As the days turned into weeks and I got friendlier with some of the nurses and the other mothers, I was surprised to find myself starting to feel connected to some of the Arab women around me.

There was the young Arab nurse who took a special liking to my son. I was always excited when she was the one on duty with him, knowing he’d receive some extra love and affection that shift. On the day of his release, she even made sure to stop by numerous times to say goodbye and let him know how much she’d miss him.

There was the Arab woman whose baby was stationed next to mine for the majority of my stay in the NICU who hardly spoke a word of English or Hebrew but was proficient in the language of motherly love. I admired her devotion and her soft-spoken demeanor. And, as a religious woman myself, I even admired her modesty and her commitment to her religion.

Then, there was the young Arab mother of twins who stopped covering her hair halfway through our NICU stay. It wasn’t my place to speculate but as a hair-covering woman myself, I couldn’t help but conjure up potential explanations for this in my mind. I wondered if she was struggling with questions of faith as a result of the challenges she was experiencing, and I could relate to that. I even started toying with the question of whether there were circumstances that could also drive me to uncover my own hair.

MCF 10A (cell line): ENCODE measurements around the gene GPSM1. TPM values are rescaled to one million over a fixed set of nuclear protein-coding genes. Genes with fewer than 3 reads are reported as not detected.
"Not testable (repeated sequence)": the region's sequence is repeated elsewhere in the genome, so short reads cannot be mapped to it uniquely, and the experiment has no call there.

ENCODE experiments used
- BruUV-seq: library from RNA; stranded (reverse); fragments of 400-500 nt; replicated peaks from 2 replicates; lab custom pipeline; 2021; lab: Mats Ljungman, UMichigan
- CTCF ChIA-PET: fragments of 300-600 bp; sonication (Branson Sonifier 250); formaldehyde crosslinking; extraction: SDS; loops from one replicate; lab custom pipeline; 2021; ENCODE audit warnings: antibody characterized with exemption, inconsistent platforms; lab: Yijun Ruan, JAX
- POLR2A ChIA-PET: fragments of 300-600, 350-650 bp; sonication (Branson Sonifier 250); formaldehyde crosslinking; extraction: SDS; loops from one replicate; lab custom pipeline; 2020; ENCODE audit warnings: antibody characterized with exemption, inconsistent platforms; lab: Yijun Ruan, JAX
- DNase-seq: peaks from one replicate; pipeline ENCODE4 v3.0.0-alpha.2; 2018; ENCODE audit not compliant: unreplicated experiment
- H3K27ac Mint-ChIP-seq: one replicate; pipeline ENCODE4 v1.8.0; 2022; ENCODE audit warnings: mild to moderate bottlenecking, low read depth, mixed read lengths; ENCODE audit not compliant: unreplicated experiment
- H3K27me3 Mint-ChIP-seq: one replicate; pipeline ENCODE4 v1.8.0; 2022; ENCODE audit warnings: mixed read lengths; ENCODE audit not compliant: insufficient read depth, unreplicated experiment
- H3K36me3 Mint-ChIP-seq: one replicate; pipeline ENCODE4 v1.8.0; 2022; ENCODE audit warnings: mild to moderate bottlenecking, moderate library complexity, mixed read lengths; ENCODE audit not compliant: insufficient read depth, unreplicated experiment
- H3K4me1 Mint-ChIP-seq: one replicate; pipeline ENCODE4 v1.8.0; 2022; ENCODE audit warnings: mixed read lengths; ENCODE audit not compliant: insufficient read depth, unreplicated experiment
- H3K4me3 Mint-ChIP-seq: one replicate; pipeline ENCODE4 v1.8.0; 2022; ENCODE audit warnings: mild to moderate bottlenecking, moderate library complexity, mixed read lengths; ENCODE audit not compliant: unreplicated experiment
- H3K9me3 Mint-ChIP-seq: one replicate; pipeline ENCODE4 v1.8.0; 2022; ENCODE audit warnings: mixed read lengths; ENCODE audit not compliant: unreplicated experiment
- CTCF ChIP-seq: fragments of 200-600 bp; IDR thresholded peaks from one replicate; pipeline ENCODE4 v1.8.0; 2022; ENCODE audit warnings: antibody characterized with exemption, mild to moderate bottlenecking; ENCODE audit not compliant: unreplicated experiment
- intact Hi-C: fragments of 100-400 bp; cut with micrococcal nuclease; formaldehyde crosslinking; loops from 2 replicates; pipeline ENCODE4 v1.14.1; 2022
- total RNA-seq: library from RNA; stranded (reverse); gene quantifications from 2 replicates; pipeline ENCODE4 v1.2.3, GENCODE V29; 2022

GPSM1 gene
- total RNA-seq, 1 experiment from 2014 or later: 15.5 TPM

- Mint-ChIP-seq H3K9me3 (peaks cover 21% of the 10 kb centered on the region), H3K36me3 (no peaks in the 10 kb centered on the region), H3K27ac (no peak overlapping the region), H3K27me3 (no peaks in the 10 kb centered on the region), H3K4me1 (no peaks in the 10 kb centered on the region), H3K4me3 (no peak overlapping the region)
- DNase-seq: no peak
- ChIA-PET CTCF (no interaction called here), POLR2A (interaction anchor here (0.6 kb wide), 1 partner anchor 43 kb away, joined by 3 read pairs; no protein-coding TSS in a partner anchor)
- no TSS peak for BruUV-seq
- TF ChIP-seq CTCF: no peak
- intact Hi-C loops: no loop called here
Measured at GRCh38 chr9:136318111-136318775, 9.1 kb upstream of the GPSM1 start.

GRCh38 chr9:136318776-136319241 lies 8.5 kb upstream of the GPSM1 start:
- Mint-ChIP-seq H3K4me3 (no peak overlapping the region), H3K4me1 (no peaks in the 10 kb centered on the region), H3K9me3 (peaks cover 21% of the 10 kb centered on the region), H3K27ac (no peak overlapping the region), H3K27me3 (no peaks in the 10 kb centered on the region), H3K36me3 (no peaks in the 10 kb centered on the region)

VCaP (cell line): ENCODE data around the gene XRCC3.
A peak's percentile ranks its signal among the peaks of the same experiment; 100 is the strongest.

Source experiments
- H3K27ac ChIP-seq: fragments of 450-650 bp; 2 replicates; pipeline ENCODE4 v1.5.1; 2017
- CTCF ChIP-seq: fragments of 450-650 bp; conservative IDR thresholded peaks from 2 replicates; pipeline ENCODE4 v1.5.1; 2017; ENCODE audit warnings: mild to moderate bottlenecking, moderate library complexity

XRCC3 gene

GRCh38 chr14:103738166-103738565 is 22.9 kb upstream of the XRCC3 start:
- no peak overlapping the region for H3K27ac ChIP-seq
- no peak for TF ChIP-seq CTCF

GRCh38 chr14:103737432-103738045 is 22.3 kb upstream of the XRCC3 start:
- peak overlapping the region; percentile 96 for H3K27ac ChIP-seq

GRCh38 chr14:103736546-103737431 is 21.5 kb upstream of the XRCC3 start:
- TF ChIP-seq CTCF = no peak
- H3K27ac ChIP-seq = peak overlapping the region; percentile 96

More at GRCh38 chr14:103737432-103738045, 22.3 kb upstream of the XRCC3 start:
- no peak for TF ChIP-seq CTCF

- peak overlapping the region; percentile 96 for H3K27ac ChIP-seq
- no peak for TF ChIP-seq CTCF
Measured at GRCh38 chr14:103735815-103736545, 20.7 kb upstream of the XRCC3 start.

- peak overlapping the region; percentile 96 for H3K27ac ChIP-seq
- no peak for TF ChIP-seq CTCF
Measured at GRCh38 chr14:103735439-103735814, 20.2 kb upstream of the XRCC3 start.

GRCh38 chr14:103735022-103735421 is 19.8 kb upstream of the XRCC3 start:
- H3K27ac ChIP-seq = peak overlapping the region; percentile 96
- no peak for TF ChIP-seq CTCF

They cooed at babies and struggled with hair covering and tried their best. These were people, just like me.

Slowly but surely, the message started moving from my head to my heart, seeping in on an emotional level. These were people, just like me. They were human, just like me. They cooed at babies and struggled with hair covering and tried their best. Just. Like. Me.

Social psychologists have found that throughout world history, genocide attempts have begun with dehumanizing the enemy. Whether that meant referring to the enemy as vermin, dogs, or as any other sub-human form, the separation and degradation is what provided the moral license to harm, torture, and destroy. It would be unthinkable to wish harm or death upon someone who was essentially like oneself. It would mean the perpetrator is immoral, wicked. The solution, then, is dehumanization.

And that’s why I think that world peace will begin in the NICU – or some similarly vulnerable setting, because this lesson really extends far beyond the confines of hospital walls. Imagine if bloodthirsty enemies were forced to sit together united in pain and vulnerability before acting on their hatred toward one another. If they were forced to recognize that their enemies were far more similar to them than different, the world would be transformed.

If we’re going to care enough about the lives of others to live peacefully with them, no matter what religion, ethnicity, or background, we have to really and truly believe in their humanity. We have to feel it in our gut. Because to the extent that we humanize “the other,” their “otherness” fades into oblivion.

I’m grateful to have benefited from my month in the NICU in many ways. And now if we can only get the rest of the world on board…